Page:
Ciao tutti! Thinking of going on a day trip to Siena, Italy with a dog? ARF, listen to the alpha barks of this former furry Italian!
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Since I used to live in Florence, I can bark with an upright tail that Siena is well worth the day trip or even a weekend getaway. AH-HOOO, believe it or not, the enchanting Tuscan hilltown of Siena used to rival Florence during medieval times. However, its power dwindled while Florence became the center of the Renaissance. Nevertheless, like Florence, Siena is rich in history and art AND has strong medieval remnants. Legend has it that Siena was founded by the two sons of Remus named Senius and Aschius. After their father’s murder in Rome, the two brothers fled and took the legendary She-Wolf sculpture with them, which inevitably became a symbol of the town. It is arguably the most famous walled city in Tuscany. Siena’s medieval history is so renowned that it has been declared a UNESCO World Heritage Site. ARF-my-Dog! Home to the world’s oldest bank, this city was a major banking powerhouse back in the 13th and 14th centuries. Although the art culture here may not be as recognized as Florence’s, it has brought forth some ARF-mazing painters like Duccio, Simone Martini, and Ambrogio Lorenzetti. ARF-kay, that’s enough history for now. Keep sniffing my furry buttocks to find out what it’s like visiting Siena, Italy with a dog!
WOOF, why visit Siena, Italy with a dog?
Well, besides being one of the most popular and visited destinations in Tuscany, this fantastic medieval city has bountiful dog-friendly activities. Not to bark, small dogs like myself can ride the trains in Italy FOR FREE! So, why not??!!
Dog-Friendly Trains in Italy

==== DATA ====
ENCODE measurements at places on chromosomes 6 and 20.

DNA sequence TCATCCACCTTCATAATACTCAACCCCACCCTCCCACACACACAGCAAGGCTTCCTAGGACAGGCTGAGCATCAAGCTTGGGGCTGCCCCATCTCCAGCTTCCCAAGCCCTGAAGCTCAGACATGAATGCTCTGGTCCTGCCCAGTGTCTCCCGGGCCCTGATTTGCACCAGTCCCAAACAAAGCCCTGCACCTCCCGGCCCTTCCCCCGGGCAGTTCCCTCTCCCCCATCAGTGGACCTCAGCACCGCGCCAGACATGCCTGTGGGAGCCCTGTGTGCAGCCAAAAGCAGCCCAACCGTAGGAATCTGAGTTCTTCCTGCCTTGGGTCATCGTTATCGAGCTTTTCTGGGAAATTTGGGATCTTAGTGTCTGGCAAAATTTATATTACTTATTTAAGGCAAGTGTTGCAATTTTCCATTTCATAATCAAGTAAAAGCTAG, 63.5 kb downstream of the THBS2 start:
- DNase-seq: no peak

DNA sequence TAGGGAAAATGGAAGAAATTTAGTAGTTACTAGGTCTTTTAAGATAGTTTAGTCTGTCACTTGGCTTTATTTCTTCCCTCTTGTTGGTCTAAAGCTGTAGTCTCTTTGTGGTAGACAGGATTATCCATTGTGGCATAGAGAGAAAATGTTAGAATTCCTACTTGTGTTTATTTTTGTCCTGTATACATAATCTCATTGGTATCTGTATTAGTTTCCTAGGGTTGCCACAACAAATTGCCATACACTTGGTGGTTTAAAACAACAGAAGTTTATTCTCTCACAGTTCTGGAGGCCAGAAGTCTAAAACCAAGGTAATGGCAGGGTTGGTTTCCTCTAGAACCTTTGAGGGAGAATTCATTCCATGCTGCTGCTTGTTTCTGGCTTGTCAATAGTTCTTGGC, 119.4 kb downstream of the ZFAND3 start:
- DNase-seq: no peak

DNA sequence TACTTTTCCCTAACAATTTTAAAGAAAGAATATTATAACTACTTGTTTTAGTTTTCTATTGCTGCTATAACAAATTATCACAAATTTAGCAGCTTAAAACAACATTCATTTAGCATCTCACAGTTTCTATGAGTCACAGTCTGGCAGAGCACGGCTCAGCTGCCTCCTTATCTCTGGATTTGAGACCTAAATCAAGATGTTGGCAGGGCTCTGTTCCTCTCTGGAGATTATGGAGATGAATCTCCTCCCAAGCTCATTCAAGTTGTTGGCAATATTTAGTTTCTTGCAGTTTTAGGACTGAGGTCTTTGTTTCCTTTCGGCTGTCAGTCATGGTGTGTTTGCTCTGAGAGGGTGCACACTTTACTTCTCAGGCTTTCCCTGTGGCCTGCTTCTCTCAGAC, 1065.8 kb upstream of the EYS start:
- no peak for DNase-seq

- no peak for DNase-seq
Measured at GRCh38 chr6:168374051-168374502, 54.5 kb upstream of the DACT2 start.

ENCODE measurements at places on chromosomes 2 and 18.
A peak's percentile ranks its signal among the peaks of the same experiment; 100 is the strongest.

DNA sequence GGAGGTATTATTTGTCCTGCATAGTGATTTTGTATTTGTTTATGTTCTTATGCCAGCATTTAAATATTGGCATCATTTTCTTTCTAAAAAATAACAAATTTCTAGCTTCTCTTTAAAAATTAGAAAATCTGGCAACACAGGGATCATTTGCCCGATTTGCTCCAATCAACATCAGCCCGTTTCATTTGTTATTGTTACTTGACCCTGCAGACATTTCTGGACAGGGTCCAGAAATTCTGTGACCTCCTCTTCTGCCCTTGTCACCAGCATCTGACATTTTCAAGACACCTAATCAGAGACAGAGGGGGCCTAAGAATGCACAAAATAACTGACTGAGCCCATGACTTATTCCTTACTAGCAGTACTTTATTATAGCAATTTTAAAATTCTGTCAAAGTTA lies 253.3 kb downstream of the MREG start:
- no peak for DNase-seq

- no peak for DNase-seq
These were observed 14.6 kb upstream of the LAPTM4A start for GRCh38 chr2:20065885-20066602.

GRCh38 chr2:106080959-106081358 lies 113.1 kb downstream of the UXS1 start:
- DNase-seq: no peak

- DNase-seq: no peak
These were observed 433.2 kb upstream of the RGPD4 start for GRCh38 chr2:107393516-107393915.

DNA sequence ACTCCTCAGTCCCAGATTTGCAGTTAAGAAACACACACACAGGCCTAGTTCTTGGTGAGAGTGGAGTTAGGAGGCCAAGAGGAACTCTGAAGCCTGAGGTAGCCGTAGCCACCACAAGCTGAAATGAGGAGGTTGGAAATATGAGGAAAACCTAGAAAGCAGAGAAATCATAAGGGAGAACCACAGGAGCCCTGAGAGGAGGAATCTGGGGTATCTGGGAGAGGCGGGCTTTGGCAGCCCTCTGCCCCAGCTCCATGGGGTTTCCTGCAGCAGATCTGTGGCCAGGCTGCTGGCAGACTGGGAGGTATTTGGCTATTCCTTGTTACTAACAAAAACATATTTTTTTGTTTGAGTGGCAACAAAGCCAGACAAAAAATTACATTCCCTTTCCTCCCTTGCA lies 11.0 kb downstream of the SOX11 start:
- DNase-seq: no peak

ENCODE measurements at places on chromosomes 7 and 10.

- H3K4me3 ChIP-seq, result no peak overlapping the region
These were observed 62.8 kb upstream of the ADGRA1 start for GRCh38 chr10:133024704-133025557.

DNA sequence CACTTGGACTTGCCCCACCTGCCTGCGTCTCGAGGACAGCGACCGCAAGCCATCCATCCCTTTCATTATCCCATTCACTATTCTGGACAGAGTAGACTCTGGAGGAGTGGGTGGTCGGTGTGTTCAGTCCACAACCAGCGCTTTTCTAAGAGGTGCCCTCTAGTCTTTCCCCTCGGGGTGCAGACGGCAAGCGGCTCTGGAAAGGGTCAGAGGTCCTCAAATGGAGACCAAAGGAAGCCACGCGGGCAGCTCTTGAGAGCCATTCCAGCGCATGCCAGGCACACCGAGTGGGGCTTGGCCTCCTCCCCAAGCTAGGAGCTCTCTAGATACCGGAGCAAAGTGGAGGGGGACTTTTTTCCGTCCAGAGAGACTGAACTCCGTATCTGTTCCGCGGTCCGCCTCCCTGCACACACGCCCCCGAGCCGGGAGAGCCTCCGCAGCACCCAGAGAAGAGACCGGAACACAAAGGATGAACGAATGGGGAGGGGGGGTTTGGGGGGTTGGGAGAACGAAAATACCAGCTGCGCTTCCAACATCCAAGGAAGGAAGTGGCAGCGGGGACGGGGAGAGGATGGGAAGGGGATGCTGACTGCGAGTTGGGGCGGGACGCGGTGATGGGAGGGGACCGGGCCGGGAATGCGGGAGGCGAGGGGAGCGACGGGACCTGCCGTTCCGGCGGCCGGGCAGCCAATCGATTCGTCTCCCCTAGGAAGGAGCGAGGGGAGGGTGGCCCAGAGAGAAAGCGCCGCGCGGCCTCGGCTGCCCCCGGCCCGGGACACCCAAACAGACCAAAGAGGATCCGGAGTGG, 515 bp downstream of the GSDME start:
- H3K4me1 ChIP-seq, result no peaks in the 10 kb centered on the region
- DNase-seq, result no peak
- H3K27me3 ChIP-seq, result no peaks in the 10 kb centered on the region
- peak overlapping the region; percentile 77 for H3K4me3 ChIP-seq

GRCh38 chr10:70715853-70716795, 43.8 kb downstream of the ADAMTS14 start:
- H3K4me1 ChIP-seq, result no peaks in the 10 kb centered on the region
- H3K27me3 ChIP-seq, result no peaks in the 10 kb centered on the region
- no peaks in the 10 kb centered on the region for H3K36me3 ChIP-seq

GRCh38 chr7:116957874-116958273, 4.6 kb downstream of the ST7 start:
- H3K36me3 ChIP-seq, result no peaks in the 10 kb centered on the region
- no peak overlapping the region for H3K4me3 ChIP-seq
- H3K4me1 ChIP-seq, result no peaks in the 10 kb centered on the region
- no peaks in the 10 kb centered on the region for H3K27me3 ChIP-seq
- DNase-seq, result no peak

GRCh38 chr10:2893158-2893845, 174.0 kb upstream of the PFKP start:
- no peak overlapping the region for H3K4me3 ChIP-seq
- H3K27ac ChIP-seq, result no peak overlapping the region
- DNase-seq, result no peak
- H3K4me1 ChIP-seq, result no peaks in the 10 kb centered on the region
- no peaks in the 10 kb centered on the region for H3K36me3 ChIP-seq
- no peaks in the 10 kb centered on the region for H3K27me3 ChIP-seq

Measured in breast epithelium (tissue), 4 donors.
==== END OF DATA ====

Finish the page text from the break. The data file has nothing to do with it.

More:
Being a small dog weighing, I get to travel for FREE on trains throughout Italy. As long as I stay inside a carrier no bigger than 25.5x12x15.5 in., I’m free to hop from train to train with my humans. For the most part, the carrier enforcement is relaxed so I’ve taken many breaks out of my carrier to gaze out the window for some ARF-mazing scenery. Heck, I’m even allowed to board first class! WOOF, this makes day trips from Florence to Siena and Pisa easy peasy.
Per the official Italia Rail website, you’ll need your dog’s E.U. Pet Passport OR dog registration certification and health card. All small animals (including cats) who fit inside the carrier dimensions can travel FOR FREE in first and second class while bigger dogs with a muzzle and leash can travel on Express, IC, and ICN trains in both first and second-class. During morning weekday rush hours between 7 and 9 am, you must purchase a second-class ticket for your bigger dog at a discounted rate of 50% of the original price. HOWEVER, after setting my tiny furry paws on countless train rides all over Italy, I can only bark that I’ve only seen bigger dogs on leash but not necessarily muzzled. And, I’ve never been asked for my E.U. Pet Passport. Regardless, I recommend that you still follow the rules as a visitor. However, if you somehow forget to muzzle your dog or bring your dog’s passport, chances are you should be OK.
The Traveling Yorkie arrives in Siena, Italy
As a seasoned dog traveler, I am capable of sleeping through train rides and waking up feeling refreshed. My silky hair may need a little combing (per my human), but other than that, I’m ready to take on the world and mark it up! I mean, I’ve only been on countless cross-country trains all over Europe.
An hour and a half later, I have set my tiny furry paws in Siena! First stop? PIZZA TIME!
I can’t go to Italy without stuffing my mouth with pizza! It’s time to fill up my little Yorkie belly – my human says I have the biggest appetite in the world. OK, I may be only 7-8 lbs, but I sure have a BIG dog’s appetite. Whether you’re a carnivore or vegetarian, there are plenty of options for your diet throughout Italy (although vegans may have a tougher time). Restaurants in Siena (and in Italy) will gladly accept your dog inside. Oftentimes, the staff will even bring out a water bowl without asking. If you don’t get an offer, you can always ask politely. 🙂 If you haven’t already heard, Italians are huge dog lovers! And, I can only bark sì, it’s true!
Now, I gotta cool it down with a Spritz. ARF, if you’re thinking “What’s a Spritz?”, let me just spit it out to you. This orangey wine-based cocktail is a classic Italian drink originating from Northern Italy. It’s made from Prosecco, Aperol, and soda water. Did I bark that it’s my human’s favorite drink in Europe?